Diana Carney

Getting beyond the carbon impasse: response to the Financial Post

May 17, 2013

Canada 2020’s primary objective is to ‘inform and influence debate’ on the most compelling policy issues facing Canada. With climate change and carbon pricing we picked the right issue and the debate has begun.

Earlier this month a response to our paper Why would Canadians buy carbon pricing?’ was published in the Financial Post. The article, ‘Carbon pricing doesn’t work’, was written by Aldyen Donnelly, President of WDA consulting and also President of the Greenhouse Emissions Management Consortium, a not-for profit Canadian corporation formed by companies involved in the oil and gas business that wish to demonstrate industry leadership in developing voluntary and market-based approaches to greenhouse gas emissions management. I note this as Ms. Donnelly’s affiliation is not immaterial to the arguments made in the article and the ‘confirmation bias’ charge leveled our way.

I am guessing that Ms. Donnelly agrees that carbon management is a key strategic issue. But she clearly disagrees with our analysis and also our tone.

The over-riding objective of our paper, and packed event which it supported, was to ‘identify a refreshed mode of discussion… [in order to]… develop a constructive and positive course of action’ to address climate change. Yes, we chose to look at carbon pricing, though were deliberately non-committal between a carbon tax and cap and trade. Our main message was that we must move on and take positive steps to move beyond the climate impasse that is currently plaguing us.

Far from ‘slamm(ing) the door’ on any policy proposals that offer a realistic change of making serious progress on carbon – of which we stand accused – the open debate format and variety of speakers allowed for all options to be brought forward. This includes using performance standards to reduce carbon emissions.

Indeed, our paper credits the federal government for making at least some progress in reducing emissions through regulating vehicles. But we also point to the fact – as many analyses show – that the current government’s sector-by-sector regulatory approach to reducing greenhouse gases will not achieve more than half of our (already inadequate) Copenhagen targets by 2020. It is for this reason that we need a step-change in action in this space. The regulatory approach is, as we note in our paper, ‘complex and slow’. It should form part of the solution but, on its own, it falls way short of being adequate in the short term.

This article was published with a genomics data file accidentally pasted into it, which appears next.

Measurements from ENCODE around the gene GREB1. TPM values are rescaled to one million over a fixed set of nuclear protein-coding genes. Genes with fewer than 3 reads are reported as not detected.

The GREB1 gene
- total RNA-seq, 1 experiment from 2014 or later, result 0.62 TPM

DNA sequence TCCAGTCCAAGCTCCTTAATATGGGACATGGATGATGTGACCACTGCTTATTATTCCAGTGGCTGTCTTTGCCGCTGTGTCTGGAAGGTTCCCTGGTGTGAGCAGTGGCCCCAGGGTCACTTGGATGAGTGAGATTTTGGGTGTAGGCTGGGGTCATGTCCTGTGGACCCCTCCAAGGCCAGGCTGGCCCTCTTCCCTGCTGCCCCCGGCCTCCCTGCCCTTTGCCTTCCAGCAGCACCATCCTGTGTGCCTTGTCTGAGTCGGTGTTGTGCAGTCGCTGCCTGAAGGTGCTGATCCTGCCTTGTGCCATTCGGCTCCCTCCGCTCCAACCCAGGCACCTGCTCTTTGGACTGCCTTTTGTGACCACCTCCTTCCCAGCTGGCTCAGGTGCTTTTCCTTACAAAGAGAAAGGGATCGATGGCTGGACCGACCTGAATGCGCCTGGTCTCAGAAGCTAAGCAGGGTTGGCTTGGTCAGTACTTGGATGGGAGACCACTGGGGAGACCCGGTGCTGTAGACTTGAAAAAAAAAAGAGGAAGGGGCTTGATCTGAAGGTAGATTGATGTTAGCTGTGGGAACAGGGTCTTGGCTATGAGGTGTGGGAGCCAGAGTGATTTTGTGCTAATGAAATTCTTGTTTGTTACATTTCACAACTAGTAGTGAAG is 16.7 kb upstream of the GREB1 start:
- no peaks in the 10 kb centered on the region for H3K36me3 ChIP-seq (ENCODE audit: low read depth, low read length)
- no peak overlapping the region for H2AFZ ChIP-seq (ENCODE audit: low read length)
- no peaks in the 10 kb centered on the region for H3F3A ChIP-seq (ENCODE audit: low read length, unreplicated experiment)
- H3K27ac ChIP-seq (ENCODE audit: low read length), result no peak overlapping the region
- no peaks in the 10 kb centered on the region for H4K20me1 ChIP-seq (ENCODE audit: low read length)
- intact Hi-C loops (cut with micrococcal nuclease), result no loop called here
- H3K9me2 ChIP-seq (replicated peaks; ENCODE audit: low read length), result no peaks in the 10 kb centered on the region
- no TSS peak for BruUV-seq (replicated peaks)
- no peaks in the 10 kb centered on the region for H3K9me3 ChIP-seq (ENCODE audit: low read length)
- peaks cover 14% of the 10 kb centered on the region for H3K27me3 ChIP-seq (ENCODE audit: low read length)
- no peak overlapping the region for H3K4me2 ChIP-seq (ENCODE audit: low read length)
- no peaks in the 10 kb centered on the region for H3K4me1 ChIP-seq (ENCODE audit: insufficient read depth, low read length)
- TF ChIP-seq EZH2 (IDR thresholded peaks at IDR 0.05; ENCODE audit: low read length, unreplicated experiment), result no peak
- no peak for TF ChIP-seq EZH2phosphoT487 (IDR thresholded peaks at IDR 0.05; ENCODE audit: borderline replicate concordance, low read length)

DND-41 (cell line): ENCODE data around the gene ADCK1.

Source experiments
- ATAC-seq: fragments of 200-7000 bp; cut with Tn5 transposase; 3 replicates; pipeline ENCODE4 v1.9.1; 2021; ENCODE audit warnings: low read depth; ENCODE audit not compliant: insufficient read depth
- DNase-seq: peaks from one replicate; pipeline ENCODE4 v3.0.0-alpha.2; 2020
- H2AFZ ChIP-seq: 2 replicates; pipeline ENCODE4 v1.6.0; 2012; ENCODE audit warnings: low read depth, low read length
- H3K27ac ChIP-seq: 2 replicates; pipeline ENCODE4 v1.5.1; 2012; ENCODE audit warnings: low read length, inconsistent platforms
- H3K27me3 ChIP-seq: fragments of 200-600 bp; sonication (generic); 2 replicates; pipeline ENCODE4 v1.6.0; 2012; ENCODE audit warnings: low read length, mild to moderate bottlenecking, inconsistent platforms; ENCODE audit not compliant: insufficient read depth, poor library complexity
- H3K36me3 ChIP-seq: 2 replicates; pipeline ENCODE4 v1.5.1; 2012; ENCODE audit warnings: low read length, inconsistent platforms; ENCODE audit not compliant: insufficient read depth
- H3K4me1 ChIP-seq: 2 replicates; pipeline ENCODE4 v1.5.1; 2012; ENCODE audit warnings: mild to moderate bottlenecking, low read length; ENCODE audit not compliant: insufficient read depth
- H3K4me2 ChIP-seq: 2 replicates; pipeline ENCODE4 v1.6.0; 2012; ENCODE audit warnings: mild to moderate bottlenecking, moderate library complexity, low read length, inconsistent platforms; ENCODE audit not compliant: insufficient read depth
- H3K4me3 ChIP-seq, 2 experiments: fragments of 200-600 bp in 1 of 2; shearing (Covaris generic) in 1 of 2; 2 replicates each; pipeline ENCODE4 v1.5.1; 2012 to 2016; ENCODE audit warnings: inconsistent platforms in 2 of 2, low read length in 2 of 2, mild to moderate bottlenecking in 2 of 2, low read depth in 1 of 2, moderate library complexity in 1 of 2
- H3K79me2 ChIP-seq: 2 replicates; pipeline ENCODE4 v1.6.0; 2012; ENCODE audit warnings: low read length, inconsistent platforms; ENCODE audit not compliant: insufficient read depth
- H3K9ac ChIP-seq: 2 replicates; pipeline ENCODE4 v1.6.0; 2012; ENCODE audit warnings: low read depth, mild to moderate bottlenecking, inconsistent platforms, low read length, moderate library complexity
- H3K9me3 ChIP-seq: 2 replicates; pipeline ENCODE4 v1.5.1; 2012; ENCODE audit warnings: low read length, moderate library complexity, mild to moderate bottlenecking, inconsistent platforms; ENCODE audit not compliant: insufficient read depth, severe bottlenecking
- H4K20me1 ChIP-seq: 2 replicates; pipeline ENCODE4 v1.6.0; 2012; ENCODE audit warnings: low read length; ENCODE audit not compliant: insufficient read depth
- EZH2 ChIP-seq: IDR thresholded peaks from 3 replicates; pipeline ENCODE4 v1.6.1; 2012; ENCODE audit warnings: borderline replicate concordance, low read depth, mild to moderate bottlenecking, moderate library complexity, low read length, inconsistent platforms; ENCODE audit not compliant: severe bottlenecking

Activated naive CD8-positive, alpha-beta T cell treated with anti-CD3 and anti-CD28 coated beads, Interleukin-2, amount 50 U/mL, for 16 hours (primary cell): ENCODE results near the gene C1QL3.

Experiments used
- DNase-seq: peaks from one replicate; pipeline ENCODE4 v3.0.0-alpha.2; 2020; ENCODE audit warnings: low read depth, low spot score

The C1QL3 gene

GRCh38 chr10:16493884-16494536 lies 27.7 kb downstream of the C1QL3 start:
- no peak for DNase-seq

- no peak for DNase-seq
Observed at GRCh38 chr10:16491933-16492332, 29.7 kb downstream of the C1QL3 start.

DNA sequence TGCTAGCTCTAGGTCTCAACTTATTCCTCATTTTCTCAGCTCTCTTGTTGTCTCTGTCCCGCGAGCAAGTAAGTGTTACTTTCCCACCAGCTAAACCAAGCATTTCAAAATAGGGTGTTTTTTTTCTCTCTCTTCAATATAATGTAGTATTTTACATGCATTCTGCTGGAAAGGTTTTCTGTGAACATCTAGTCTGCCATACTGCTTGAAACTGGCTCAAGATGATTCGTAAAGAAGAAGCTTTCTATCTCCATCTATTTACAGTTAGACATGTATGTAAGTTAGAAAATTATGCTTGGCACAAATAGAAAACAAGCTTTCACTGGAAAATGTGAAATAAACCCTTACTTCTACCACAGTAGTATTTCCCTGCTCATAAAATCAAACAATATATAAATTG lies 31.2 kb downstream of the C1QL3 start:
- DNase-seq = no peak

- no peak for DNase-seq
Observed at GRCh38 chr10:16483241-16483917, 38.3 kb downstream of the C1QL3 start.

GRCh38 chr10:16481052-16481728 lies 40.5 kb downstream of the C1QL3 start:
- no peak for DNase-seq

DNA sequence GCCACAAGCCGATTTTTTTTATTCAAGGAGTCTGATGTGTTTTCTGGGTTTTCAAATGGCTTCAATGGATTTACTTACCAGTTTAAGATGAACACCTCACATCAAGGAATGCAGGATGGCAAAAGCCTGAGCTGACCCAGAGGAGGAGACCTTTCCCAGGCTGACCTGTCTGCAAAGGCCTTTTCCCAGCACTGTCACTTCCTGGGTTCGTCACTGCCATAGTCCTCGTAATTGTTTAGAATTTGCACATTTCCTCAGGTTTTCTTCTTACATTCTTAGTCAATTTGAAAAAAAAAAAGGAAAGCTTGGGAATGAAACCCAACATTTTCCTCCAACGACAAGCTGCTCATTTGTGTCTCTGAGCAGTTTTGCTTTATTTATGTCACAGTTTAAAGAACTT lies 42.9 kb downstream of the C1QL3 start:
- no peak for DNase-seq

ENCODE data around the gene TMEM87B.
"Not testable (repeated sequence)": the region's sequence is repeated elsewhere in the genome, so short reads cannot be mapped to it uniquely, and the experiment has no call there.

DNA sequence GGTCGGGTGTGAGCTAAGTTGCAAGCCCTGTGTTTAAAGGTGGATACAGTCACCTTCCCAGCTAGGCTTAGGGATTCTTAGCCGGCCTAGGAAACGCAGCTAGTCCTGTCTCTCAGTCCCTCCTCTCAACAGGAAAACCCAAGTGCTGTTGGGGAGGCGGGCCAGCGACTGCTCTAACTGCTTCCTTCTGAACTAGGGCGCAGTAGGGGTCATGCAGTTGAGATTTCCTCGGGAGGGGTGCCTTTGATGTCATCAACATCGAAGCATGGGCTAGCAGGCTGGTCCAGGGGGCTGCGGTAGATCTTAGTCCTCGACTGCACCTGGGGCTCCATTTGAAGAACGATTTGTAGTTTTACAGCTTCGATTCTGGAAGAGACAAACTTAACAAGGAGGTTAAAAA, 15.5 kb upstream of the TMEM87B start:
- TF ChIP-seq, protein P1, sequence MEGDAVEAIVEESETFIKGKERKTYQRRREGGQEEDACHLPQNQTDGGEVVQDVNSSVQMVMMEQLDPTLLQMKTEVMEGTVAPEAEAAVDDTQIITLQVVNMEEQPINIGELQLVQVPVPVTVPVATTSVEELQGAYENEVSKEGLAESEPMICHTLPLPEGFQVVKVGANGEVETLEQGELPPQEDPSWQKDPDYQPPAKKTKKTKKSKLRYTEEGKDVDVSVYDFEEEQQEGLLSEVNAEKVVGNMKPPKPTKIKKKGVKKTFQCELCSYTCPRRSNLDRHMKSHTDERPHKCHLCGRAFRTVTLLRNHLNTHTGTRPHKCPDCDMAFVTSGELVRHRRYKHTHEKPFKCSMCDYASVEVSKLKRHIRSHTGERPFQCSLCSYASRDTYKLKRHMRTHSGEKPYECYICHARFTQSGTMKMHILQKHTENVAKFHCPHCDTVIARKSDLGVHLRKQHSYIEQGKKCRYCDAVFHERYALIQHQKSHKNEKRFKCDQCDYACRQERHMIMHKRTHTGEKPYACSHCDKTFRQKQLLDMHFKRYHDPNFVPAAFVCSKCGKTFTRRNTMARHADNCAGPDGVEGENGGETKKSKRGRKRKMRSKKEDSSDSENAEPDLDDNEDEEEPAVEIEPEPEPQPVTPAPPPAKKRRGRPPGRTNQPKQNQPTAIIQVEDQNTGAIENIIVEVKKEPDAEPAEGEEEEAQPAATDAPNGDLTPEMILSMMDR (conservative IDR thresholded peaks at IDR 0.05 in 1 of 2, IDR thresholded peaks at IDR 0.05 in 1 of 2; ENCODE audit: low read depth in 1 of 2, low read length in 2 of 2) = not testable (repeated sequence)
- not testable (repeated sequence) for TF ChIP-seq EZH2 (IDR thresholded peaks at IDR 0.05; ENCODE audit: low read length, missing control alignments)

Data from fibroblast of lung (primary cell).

We would certainly welcome a more fulsome explanation from Ms. Donnelly of how product standards are going to enable us to meet our Copenhagen targets, especially in a cost-effective way. It is not that this is a technical impossibility; it is just that there is no credibility to such a claim in the Canada of 2013 (when the 2020 Copenhagen deadline is just around the corner for the purposes of designing and implementing regulation). Tellingly, even Environment Canada has not made this claim.

There are grounds to question some of the finer points of the studies around the fuel-demand effects of carbon pricing in BC and other jurisdictions. But the general correlation between higher costs and reduced demand is intuitive, well-established and underpins the whole of economic theory (as even the first year students, whom Ms. Donnelly recommends should study our paper not for content but for ‘confirmation bias’, would agree).

Yes, demand for fuel is relatively inelastic, but that is in the short term. When prices increase, and further increases are expected, consumers look for more energy-efficient products and companies go to great lengths to supply them. The 1973–1978 oil shock marked the beginning of serious efforts to improve vehicle fleet efficiency in the U.S. and elsewhere.

Technology is key to delivering on Canada’s and the world’s climate change goals. Industry is key to leading the way to a more sustainable future. Carbon pricing will help change the incentives so companies invest in and profit from that future. Many companies get that. Just look at the inspiring presentation by the World Business Council for Sustainable Development on its Vision 2050.

Canada has made progress in fighting climate change, but not nearly enough to make good on our commitments or to make a real difference to our planet’s climate future. We must move on from the current carbon impasse in Canada. If we indeed share the same goals, as Ms. Donnelly suggests, a constructive dialogue is the best way to proceed. That’s exactly what Canada 2020 is promoting and, judging by the attendance at and engagement with our April event, that’s exactly what large numbers of Canadians want.

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